What is a Lasting Power of Attorney?

Legal Corner, The Post, April 2019

What is a Lasting Power of Attorney?

A lasting power of attorney is a legal document which appoints a person or people to make decisions for you when you no longer have capacity to make decisions yourself. There are two different types of Lasting Power of Attorney (often referred to as an LPA). 

  1. The Property and Finance LPA appoints someone to make financial decisions on your behalf, including opening or closing bank accounts, paying bills, making investments and even buying or selling property on your behalf. 
  2. The Health and Welfare LPA appoints someone to make health decisions on your behalf such as whether you are cared for at home or hospital, what medication you receive and can even decide whether you receive life sustaining care.  

What happens if you don’t have an LPA?

If you don’t have an LPA in place and you lose capacity to make decisions as a result of an accident or illness then someone has to be appointed to make decisions for you by the Court of Protection.  This makes it harder for loved ones to help you as they have to go through the stress of a lengthy Court process before they can help.     

5 Steps to create an LPA  

Step One – Choose your attorney(s) carefully

They will be given a great deal of responsibility so it is important to make that you appoint the right person to manage your affairs. 

  • Where do they live? If they don’t live locally how will manage your papers and keep track of your finances? Will they be on hand to make urgent decisions?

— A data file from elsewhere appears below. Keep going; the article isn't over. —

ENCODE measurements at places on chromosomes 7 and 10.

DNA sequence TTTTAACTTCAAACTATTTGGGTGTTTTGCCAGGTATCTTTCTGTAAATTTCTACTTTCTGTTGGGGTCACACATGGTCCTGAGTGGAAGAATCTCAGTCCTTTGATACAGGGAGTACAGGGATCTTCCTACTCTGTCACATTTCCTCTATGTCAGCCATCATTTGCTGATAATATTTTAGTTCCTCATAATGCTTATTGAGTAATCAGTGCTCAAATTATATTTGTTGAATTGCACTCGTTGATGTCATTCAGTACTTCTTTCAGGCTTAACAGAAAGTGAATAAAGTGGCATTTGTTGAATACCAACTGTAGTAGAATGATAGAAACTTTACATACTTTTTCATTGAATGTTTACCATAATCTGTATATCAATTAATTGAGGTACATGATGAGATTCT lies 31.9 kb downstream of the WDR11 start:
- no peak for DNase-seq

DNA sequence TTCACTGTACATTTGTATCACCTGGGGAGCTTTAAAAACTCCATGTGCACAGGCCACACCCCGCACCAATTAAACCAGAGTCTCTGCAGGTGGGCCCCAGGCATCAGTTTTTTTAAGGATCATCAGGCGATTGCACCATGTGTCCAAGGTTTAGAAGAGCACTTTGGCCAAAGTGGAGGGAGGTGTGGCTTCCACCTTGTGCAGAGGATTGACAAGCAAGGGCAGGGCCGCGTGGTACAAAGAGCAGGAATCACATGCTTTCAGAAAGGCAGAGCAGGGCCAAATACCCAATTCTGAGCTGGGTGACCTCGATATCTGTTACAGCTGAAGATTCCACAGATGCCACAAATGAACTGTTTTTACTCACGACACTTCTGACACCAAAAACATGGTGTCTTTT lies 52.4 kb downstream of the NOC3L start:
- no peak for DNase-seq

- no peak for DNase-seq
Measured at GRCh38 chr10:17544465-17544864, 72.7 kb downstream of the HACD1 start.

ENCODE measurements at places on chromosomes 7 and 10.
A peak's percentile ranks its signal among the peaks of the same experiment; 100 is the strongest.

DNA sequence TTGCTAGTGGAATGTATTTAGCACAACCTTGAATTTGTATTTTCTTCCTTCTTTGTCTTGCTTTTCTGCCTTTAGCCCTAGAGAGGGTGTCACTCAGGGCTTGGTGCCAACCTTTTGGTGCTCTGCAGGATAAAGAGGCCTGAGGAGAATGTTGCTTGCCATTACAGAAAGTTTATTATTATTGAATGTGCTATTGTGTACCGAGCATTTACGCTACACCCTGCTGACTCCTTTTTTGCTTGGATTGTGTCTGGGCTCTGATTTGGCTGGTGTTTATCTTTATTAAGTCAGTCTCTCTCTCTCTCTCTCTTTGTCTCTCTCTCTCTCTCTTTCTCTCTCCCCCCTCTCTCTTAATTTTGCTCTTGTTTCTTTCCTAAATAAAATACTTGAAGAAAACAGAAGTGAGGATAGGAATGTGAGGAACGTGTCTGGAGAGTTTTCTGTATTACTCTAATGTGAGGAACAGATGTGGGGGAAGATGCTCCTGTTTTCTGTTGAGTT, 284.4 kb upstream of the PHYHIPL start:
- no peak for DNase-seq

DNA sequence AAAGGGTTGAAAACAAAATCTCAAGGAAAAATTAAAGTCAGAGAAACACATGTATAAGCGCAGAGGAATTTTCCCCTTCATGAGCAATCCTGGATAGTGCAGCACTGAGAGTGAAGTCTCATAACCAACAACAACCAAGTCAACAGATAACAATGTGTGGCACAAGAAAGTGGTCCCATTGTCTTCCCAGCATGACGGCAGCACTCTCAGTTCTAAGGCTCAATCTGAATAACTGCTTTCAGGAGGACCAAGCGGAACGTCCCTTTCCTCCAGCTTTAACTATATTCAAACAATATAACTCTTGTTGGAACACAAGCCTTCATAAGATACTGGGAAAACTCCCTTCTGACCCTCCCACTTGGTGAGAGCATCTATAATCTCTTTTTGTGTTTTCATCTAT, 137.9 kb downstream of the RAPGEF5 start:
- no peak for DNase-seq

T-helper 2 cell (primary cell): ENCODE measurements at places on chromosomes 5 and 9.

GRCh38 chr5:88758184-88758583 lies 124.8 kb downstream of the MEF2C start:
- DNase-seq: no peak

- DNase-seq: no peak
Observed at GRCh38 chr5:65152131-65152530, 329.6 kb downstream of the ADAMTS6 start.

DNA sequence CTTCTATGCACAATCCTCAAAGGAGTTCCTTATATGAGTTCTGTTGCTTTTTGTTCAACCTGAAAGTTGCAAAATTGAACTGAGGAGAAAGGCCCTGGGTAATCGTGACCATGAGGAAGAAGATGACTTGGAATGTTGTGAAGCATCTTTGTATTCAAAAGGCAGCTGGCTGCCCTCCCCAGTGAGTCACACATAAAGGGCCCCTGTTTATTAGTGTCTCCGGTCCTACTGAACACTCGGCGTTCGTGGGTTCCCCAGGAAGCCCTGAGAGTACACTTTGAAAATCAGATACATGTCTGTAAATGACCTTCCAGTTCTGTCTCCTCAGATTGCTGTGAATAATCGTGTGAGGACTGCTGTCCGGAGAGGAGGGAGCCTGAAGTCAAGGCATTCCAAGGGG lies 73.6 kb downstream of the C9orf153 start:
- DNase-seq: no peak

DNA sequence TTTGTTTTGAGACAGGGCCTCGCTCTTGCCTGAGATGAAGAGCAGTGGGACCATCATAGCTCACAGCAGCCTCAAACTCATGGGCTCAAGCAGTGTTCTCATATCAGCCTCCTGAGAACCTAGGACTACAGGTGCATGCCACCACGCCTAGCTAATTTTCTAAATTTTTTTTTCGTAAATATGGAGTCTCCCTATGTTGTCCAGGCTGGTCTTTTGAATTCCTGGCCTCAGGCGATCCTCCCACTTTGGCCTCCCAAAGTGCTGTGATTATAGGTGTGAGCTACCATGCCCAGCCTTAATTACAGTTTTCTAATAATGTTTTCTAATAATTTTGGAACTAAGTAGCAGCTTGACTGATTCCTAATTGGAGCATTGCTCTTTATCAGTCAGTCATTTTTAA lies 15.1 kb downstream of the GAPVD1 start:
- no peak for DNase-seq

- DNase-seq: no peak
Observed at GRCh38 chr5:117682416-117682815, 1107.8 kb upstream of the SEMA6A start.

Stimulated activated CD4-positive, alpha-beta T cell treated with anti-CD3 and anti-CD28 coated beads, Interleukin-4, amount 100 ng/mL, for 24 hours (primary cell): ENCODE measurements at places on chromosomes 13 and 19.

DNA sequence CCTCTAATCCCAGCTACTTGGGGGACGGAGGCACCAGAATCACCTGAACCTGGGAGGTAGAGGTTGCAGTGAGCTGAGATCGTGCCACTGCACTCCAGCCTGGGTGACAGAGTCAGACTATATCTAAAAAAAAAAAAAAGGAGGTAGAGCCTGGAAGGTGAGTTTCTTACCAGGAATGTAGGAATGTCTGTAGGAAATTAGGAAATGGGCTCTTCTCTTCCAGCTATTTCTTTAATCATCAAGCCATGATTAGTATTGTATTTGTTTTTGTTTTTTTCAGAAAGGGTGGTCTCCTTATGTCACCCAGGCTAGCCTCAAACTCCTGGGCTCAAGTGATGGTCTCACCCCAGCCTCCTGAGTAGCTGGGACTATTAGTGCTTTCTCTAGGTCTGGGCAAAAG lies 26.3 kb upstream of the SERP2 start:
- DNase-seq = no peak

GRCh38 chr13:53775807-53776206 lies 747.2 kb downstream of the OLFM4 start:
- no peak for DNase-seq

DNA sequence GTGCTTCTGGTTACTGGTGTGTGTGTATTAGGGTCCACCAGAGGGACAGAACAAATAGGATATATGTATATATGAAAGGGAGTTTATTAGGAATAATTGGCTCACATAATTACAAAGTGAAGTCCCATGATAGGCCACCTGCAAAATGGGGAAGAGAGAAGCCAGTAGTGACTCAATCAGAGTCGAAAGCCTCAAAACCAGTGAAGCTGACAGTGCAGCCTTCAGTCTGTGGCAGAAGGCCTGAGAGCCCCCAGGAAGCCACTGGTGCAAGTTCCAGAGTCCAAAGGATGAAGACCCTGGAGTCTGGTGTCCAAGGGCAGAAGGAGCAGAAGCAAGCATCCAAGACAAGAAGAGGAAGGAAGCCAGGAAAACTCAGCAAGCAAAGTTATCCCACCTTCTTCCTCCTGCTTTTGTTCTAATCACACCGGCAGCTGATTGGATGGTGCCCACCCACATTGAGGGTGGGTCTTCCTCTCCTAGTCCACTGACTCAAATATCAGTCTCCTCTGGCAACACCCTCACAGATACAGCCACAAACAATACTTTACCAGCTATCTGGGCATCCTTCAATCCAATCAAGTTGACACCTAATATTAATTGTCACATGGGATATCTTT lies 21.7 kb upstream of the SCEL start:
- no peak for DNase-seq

• Make sure that you trust your attorney to make very important decisions on your behalf.  
  • If your attorney is similar age or older than you will they be capable of acting as your attorney when required? 
  • If your attorney is very busy and has lots of other demands on their time will they be able to manage your affairs for you?
  • If appointing more than one person can they work together?   

Step 2 – How many Attorneys should you appoint?

You can appoint one attorney. Two or more people to act as your attorney at the same time. Or a replacement attorney(s) to act if the person you want to help you the first instance is unable to help you for any reason.     

Step 3 – How do you want your attorney(s) to make decisions?

If you appoint more than one person.  They can be appointed jointly so that they must make all decisions together or jointly and severally so that they can either act together or any one of them can make a decision on their own. 

Appointing attorneys to act jointly and severally may be important if your attorneys live miles apart, or so that one can make a decision even if the other attorney is not available for example they are travelling.  If your attorneys can only make decisions together and one of the attorneys is unable to act or unavailable the LPA will become invalid. 

Step 4 – Create the LPA

Use the official government website www.lastingpowerofattorney.service.gov.uk or ask a solicitor or other professional to help you to draft your LPA. 

Step 5 –  Sign and register the LPA

The LPA can only be used after it is registered.  Before registering the LPA with the Office of Public Guardian it must be signed by you, the attorneys and a certificate provider.  Each signature needs to be witnessed by an independent witness.  The certificate provider is an independent person who signs to confirm that you have mental capacity to appoint an attorney, and that you are appointing an attorney of your own free will.  If there are any concerns about your mental capacity then the certificate provider should be a solicitor or doctor.